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You can’t play chess against a madman. So it goes with financial markets.

Joe Kringdon
calender-icon Posted on August 02, 2012

I’m feeling bullish on the markets. There, I said it. Despite the fact that (according to a recent Barron’s poll) 21% of financial advisors are not and, despite the fact that my formative years – with my bell-bottom pants and hankering for disco – were shaped by the depths of the 1970s bear market.

It stands to reason that people vote not in anticipation of their actions (i.e. selling stocks or not buying stocks), but rather to justify the actions they’ve already taken. Fund flows, as measured by the Investment Company Institute (ICI), continue to show massive net inflows into fixed income but massive net outflows from equities. This negative sentiment around equities is echoed by the asset allocation of large institutional plans (pensions, foundations, etc.), where there has been a steady decline of equity exposure in favor of non-traditional asset classes. And, the uncertainty around the Euro zone and the political bottleneck fronting the upcoming Presidential elections seem to have already been priced into most people’s market outlooks.

How can I be bullish surrounded by all this unsettling news? The markets are a discounting mechanism and their ebbs and flows are determined by what people are projecting forward. Uncertainty and volatility create waves that exaggerate negative sentiment. Given that, I think equities are under-owned by those who need them most. The general public is scared; they are barraged by the rapid-fire media reports of what has already happened (earnings reports and political fodder) and they are less focused on what the future potentially holds. I suspect that market players will have more conviction to project their faith into the future as the Euro zone quiets, as it inevitably will, and when the U.S. elections are over just a few months from now.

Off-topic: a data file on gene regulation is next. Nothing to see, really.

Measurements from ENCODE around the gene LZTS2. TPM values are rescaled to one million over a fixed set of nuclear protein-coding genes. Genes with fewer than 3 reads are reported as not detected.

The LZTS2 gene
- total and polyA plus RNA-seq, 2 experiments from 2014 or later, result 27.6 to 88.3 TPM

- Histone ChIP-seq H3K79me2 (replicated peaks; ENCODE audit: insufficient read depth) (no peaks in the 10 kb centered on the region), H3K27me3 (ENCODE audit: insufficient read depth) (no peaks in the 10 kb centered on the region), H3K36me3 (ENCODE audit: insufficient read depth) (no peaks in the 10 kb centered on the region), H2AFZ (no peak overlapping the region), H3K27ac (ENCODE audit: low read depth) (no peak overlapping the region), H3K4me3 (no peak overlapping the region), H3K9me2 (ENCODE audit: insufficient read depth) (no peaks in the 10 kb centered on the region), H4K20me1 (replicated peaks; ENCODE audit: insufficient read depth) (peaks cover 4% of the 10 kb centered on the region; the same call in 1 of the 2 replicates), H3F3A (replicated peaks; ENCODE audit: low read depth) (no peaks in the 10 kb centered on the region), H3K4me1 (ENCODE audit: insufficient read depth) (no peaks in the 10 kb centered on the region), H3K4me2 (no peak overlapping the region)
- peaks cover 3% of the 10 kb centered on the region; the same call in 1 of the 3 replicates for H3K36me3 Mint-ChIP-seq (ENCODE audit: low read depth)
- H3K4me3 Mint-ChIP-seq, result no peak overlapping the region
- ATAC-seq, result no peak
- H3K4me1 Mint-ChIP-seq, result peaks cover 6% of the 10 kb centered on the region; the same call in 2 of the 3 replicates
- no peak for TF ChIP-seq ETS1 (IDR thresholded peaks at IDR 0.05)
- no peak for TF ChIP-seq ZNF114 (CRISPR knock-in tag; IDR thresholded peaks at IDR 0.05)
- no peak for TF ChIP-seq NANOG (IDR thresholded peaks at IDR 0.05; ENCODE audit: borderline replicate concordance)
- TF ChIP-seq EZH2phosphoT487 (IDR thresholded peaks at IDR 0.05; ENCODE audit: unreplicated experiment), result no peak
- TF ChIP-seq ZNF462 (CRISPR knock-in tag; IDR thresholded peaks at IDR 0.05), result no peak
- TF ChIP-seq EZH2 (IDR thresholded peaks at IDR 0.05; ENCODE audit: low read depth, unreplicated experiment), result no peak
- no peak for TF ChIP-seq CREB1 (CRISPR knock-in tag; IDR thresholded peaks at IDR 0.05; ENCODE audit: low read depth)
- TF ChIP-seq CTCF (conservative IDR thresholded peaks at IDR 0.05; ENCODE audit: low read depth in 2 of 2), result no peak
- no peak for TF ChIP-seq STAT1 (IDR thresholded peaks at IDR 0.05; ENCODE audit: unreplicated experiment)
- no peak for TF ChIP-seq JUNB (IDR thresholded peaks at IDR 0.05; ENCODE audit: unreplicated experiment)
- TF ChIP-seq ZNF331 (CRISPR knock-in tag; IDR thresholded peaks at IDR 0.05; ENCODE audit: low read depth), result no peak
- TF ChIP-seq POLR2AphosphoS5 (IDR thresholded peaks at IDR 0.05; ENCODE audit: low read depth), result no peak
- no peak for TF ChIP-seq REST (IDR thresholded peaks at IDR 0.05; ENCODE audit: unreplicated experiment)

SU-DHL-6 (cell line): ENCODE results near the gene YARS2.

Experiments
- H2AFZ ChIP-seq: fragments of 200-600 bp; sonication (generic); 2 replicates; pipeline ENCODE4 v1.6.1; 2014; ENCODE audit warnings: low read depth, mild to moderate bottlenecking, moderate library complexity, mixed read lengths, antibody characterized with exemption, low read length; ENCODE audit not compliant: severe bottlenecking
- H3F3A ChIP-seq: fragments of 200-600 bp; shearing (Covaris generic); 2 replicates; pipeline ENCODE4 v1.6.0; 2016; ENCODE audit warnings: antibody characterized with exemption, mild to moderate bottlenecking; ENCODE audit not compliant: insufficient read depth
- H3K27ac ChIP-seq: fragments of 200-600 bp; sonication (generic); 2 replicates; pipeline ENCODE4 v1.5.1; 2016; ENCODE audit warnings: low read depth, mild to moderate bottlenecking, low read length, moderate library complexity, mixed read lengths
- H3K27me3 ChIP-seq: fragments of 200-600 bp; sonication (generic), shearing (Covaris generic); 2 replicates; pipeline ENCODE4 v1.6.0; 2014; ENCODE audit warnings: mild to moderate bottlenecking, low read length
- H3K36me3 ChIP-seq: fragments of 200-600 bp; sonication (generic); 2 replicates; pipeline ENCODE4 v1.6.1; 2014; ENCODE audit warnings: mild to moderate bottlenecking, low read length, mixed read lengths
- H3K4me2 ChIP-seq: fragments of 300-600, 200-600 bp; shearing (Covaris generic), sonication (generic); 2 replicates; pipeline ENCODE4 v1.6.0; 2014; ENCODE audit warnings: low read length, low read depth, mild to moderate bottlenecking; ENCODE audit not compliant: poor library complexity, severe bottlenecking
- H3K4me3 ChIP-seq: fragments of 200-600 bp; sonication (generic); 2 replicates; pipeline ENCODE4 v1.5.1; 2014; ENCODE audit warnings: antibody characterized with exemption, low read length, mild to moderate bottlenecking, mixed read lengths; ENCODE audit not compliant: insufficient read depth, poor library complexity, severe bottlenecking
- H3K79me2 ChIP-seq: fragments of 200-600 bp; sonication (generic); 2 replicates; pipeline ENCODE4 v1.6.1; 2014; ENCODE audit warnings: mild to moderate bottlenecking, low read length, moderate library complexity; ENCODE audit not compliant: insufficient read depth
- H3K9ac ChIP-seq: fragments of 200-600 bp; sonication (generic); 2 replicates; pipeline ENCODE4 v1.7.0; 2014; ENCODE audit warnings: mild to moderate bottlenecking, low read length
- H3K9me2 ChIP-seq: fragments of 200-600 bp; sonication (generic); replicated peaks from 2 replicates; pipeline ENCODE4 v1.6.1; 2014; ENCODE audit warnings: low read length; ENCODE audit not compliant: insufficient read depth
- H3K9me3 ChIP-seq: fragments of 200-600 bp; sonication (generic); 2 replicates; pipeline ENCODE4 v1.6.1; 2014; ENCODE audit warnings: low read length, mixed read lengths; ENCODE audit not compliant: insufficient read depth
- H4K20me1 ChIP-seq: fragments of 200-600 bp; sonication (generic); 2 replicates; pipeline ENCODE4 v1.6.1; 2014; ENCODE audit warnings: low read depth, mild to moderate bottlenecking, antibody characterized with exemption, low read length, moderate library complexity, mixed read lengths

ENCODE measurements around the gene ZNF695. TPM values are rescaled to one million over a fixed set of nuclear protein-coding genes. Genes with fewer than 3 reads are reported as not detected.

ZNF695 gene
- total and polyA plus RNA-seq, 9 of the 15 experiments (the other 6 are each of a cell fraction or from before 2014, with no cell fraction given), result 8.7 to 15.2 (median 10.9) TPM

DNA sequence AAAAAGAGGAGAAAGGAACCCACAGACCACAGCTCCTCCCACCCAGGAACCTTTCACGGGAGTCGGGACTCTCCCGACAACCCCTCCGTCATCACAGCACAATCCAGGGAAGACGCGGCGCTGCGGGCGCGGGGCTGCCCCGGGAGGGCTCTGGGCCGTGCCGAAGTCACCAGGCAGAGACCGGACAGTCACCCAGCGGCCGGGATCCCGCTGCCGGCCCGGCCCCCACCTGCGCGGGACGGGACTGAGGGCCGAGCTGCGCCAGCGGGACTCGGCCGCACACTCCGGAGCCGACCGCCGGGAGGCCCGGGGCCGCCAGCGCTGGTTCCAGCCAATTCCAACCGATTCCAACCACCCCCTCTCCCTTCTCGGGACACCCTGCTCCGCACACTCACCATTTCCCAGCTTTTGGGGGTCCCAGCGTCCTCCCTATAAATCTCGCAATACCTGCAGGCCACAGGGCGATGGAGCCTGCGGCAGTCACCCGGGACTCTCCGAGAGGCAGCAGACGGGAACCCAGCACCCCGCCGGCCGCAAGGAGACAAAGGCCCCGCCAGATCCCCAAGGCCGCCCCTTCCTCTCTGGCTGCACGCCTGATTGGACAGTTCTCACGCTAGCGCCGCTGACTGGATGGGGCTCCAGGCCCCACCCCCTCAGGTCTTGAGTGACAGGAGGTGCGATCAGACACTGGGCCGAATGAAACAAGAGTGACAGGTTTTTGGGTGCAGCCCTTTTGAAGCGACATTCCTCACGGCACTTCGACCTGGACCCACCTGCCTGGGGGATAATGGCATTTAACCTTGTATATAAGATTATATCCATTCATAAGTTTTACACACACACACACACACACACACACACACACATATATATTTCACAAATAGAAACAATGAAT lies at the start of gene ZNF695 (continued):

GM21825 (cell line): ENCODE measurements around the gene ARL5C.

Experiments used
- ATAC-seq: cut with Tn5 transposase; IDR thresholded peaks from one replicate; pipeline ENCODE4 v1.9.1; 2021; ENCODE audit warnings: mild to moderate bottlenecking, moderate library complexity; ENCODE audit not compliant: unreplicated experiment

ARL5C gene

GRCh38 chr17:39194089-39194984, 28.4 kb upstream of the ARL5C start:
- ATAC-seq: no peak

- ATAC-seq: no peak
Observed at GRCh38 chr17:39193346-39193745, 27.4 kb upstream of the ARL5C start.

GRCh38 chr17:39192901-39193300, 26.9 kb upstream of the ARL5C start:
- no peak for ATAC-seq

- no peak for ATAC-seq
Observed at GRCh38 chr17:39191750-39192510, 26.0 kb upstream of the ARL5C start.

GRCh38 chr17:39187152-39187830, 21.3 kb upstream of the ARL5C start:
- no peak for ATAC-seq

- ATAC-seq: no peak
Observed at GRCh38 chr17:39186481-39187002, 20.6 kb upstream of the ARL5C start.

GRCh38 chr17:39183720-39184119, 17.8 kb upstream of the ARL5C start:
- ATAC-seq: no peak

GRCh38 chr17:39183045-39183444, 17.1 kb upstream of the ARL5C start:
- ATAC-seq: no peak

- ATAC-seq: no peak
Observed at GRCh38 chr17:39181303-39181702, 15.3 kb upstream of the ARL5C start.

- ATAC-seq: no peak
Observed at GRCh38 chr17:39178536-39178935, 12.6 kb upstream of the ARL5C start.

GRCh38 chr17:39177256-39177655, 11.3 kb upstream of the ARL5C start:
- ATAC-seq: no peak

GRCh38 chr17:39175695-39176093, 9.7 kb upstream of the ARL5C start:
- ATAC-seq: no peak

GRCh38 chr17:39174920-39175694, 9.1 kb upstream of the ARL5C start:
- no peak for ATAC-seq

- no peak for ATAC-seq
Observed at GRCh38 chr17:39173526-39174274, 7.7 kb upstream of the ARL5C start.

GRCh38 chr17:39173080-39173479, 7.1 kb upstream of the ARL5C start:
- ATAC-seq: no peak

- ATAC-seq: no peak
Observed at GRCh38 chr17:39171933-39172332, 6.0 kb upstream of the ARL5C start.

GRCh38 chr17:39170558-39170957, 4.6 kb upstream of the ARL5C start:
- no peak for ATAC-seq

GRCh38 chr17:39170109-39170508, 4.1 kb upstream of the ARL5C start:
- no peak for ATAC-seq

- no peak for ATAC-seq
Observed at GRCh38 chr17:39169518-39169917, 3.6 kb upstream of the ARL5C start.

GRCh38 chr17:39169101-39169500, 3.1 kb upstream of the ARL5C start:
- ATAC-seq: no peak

The markets are disquieted by uncertainty. An old saw says that you cannot play chess against a madman because you cannot anticipate any of his moves logically. So it goes (one of Kurt Vonnegut’s favorite phrases from Slaugterhouse Five) with the financial markets. Market participants, businesses and individuals are perplexed by the uncertainty and therefore cannot plan rationally. Many have forestalled purchases, hirings and tax planning because they don’t know what the future holds. In fact, some Fortune 500 companies have billions in cash off-shore hoping for tax relief to repatriate these funds. After the November elections, no matter who is elected, the ‘madman’ will have left the chess board and we’ll have a better idea of how to prepare our next moves.

I believe, 6 to 12 months from now, markets will improve and we’ll look back at today’s prices as bargains. If you recall, over 20 years ago Exxon was coming off its worst disaster in corporate history with the Exxon-Valdez accident. Market naysayers were predicting the worst, even bankruptcy. Yet, despite the concerns about the company and the markets’ upcoming headwinds, its stock climbed from the 20’s at the turn of this century to the mid 80′s today – a fourfold increase! Dividends also increased over time. Anyone who had the foresight to purchase Exxon then, would currently have a yield on their original purchase of around 10–15%. Of course, past performance is no guarantee of future returns, but I’m going on record…I’m bullish (with time)!


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